Many governments around the world have introduced contact tracing apps to help deal with the COVID-19 pandemic. This is because by being able to identify who has been in contact with who can help curb the spread of the virus. This is important in the fight against the pandemic, but it also raises some privacy concerns.

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In fact, it seems that over in Singapore, the government has confirmed that the data they obtained from its TraceTogether contact tracing app can also be used to aid criminal investigations. The app (and its wearable token) has seen close to 80% adoption, which is amongst the highest penetration rates in the world.

This means that there is a lot of data on users and their whereabouts that law enforcement can use if they need to track a suspect in a criminal investigation down, or look for evidence. The country’s government had previously attempted to ease the mind of citizens by saying that the data would never be accessed unless a user tests positive, and that data stored would be encrypted and kept for a maximum of 25 days before being deleted.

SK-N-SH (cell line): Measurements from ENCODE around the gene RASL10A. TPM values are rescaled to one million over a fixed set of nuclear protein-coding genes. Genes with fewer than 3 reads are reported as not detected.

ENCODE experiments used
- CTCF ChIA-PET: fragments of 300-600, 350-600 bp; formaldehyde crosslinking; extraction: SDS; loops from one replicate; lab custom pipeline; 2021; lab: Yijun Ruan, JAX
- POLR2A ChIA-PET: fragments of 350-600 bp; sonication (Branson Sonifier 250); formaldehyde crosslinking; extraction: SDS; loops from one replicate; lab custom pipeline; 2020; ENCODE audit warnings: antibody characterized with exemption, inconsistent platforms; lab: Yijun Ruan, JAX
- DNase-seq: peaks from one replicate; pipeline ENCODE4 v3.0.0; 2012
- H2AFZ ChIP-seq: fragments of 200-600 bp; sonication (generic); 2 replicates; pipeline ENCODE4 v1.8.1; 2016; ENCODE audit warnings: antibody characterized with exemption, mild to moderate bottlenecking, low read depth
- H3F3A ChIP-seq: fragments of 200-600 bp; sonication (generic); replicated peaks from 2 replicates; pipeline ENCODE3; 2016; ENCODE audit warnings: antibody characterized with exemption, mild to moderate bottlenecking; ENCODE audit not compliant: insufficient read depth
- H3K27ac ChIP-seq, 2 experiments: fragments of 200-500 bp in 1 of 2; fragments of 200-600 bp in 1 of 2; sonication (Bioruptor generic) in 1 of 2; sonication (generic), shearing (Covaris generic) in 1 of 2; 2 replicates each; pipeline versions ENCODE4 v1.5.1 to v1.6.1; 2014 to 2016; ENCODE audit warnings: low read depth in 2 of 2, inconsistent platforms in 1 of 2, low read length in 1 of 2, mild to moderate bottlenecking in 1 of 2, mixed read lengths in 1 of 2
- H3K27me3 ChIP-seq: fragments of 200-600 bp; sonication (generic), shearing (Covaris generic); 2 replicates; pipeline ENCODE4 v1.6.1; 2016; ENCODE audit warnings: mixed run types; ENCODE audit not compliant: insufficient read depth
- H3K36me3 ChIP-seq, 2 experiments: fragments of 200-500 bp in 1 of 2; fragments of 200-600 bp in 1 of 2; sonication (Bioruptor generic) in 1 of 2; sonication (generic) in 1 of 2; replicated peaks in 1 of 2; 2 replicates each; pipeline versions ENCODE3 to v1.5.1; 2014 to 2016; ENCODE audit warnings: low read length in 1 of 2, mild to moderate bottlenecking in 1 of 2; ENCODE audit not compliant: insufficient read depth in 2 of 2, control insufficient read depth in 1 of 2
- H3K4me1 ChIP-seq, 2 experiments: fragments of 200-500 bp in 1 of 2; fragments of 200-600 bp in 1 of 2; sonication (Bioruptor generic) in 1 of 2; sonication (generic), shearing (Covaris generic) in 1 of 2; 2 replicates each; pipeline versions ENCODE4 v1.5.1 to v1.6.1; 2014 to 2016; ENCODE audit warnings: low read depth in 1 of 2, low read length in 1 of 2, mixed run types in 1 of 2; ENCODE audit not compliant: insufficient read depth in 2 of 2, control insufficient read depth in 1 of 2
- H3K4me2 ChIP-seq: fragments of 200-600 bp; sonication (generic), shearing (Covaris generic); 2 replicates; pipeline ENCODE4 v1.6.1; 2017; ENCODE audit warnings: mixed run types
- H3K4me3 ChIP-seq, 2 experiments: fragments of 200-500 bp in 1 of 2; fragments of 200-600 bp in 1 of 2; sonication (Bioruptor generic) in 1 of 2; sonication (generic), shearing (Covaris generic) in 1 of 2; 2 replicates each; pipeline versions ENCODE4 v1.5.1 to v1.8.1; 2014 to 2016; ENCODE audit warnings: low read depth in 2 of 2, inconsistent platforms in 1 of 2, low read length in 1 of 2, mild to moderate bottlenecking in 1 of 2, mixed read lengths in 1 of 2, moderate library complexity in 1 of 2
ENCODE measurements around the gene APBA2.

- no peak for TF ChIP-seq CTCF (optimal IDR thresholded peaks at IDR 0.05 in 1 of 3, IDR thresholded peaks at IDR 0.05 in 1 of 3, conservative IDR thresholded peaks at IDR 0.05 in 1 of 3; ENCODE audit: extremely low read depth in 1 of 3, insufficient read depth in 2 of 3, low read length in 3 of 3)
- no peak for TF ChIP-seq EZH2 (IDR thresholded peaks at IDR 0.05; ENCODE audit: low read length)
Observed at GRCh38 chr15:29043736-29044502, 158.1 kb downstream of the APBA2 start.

However, the government has now confirmed that under the Criminal Procedure Code, the Singapore Police Force can obtain any data that they need, which includes data from the TraceTogether app. While we cannot argue against the benefits of contact tracing apps in helping curb the spread of the virus, we have to wonder if other governments around the world are now planning on using the data in similar ways as well.

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